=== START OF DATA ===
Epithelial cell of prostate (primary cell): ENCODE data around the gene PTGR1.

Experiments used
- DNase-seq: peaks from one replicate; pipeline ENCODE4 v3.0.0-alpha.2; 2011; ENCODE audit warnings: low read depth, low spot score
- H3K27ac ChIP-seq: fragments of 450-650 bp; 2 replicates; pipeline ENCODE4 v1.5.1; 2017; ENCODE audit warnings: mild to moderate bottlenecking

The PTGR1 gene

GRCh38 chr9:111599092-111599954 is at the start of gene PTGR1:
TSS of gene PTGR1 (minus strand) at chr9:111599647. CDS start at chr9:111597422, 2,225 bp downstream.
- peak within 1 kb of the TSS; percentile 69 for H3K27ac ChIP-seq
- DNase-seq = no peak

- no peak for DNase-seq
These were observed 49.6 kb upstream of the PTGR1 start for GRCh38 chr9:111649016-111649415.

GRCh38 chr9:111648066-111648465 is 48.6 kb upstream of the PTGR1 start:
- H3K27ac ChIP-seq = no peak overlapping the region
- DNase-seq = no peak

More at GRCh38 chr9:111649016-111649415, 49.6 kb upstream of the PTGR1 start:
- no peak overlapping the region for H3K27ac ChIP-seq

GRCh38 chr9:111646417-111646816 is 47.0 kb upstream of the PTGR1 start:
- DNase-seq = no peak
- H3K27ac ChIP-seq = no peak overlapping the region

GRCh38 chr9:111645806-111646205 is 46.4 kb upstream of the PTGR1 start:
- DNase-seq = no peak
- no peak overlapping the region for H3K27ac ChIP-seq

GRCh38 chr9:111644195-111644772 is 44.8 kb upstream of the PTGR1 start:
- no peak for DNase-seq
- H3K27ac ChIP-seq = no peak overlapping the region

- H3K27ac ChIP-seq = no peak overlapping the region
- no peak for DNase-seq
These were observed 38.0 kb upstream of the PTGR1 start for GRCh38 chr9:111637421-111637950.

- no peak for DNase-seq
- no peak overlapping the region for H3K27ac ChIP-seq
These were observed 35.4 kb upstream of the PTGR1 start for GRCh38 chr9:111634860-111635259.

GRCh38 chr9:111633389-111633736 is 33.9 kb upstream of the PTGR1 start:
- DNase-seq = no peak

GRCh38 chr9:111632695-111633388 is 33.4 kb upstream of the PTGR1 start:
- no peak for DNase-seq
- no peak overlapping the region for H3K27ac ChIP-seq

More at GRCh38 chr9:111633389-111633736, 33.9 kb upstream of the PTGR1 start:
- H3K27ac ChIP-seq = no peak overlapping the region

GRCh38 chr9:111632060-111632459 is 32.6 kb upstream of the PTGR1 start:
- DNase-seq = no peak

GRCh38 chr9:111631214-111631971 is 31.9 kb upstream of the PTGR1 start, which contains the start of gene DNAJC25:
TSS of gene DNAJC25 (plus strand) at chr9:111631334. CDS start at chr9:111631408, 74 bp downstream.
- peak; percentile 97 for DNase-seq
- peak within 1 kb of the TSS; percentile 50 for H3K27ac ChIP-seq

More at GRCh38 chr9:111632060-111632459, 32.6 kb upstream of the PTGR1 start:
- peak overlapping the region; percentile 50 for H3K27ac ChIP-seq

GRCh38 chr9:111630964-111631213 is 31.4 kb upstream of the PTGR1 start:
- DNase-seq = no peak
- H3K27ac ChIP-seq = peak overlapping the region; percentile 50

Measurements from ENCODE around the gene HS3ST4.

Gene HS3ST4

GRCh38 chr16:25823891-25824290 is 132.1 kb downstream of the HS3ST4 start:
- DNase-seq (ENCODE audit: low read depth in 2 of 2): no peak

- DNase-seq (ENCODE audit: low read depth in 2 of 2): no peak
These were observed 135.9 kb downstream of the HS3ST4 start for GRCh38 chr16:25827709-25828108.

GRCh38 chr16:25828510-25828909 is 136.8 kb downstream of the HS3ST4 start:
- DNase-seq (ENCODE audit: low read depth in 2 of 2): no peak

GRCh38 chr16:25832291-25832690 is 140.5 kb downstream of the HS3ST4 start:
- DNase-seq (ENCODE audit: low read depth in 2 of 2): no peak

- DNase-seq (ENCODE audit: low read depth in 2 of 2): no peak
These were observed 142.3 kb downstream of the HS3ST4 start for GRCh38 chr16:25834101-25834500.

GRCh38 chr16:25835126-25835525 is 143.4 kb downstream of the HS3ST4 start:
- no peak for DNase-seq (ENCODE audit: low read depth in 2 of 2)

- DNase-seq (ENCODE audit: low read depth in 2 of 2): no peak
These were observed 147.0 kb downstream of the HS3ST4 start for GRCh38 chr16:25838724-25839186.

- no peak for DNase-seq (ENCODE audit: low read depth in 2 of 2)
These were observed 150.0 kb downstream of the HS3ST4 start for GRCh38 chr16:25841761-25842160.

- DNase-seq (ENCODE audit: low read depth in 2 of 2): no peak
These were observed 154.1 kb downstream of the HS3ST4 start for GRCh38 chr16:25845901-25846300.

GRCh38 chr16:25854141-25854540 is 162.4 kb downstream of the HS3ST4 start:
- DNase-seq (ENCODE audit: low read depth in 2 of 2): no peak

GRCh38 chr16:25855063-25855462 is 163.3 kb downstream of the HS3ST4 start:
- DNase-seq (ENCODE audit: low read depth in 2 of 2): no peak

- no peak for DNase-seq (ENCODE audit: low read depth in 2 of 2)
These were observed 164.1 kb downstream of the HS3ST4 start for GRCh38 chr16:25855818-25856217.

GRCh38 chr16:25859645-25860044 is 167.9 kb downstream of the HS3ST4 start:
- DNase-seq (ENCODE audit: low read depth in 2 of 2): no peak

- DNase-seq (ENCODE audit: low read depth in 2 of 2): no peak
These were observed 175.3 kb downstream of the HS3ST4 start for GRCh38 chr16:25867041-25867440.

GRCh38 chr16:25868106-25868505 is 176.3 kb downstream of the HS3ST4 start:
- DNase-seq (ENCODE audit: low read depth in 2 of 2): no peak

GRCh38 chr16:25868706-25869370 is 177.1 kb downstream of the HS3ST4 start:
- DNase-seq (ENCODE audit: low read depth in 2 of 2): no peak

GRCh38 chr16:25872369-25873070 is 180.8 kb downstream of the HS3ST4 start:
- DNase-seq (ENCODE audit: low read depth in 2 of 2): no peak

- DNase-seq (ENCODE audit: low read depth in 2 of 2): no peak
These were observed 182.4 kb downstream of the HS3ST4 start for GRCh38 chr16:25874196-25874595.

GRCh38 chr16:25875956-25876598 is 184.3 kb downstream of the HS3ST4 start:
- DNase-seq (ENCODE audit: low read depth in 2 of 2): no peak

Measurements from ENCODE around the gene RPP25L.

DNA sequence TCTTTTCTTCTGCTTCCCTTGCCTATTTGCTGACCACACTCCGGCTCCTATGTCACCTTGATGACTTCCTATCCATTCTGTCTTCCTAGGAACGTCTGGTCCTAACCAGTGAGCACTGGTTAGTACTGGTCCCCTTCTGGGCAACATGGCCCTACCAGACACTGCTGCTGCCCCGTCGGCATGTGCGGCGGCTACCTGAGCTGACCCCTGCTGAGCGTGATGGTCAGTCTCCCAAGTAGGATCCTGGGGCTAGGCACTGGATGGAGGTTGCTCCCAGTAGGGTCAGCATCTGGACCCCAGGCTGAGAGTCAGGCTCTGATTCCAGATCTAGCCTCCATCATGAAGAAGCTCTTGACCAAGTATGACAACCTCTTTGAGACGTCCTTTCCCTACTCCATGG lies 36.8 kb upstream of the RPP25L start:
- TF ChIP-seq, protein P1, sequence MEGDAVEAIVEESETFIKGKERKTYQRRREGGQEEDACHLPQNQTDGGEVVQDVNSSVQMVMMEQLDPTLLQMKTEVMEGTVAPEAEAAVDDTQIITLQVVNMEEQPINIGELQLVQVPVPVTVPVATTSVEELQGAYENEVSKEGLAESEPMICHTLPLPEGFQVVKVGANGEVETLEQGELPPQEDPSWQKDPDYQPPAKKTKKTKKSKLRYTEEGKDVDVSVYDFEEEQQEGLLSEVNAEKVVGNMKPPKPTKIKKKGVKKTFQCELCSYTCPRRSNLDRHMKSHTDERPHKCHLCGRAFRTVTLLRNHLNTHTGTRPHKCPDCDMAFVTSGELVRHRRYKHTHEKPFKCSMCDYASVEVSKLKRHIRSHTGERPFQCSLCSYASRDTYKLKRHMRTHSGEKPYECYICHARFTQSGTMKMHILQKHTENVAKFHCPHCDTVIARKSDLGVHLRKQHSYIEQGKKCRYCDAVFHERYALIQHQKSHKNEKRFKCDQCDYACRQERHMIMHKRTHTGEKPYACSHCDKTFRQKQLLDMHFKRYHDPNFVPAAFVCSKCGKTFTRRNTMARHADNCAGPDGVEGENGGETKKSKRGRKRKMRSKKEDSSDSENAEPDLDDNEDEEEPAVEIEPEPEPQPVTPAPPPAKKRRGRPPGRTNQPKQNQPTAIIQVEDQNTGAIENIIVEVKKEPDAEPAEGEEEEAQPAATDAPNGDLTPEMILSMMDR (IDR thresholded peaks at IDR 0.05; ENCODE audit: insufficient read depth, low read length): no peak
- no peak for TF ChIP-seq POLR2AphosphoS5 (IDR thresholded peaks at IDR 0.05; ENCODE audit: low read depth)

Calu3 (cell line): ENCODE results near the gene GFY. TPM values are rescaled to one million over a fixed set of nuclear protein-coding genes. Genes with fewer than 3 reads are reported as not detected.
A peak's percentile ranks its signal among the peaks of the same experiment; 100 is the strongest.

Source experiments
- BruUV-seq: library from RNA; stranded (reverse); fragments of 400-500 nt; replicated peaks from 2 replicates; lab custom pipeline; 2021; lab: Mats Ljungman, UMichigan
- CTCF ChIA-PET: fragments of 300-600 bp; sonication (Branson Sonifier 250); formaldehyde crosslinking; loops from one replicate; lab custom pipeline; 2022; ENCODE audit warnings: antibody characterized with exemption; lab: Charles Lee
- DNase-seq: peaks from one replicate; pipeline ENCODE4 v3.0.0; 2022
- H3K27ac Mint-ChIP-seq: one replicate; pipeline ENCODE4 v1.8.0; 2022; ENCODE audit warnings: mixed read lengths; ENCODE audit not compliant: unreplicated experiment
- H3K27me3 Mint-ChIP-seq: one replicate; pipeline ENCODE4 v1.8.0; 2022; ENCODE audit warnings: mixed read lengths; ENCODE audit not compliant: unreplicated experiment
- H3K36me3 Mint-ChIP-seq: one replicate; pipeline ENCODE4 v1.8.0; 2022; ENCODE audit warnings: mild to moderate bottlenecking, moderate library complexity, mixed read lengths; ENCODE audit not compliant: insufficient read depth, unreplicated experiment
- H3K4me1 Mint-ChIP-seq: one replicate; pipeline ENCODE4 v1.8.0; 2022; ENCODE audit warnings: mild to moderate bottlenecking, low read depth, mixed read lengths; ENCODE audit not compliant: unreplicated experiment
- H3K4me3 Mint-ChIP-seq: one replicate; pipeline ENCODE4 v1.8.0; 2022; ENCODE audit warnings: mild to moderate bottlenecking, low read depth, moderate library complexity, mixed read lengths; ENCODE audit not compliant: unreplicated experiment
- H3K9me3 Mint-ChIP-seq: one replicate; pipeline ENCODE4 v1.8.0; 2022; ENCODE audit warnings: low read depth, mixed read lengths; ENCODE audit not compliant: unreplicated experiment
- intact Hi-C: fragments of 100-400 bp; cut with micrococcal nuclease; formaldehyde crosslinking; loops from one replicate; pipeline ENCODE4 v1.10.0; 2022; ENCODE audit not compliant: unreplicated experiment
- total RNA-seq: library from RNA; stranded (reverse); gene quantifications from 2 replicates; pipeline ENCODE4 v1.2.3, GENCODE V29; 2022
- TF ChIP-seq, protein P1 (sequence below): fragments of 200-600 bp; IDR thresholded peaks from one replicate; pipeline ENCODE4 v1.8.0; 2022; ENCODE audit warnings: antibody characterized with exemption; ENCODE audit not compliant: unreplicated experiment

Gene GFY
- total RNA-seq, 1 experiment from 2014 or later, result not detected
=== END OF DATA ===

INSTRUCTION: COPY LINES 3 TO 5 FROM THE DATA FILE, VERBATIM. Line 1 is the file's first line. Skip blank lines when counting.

- DNase-seq: peaks from one replicate; pipeline ENCODE4 v3.0.0-alpha.2; 2011; ENCODE audit warnings: low read depth, low spot score
- H3K27ac ChIP-seq: fragments of 450-650 bp; 2 replicates; pipeline ENCODE4 v1.5.1; 2017; ENCODE audit warnings: mild to moderate bottlenecking

The PTGR1 gene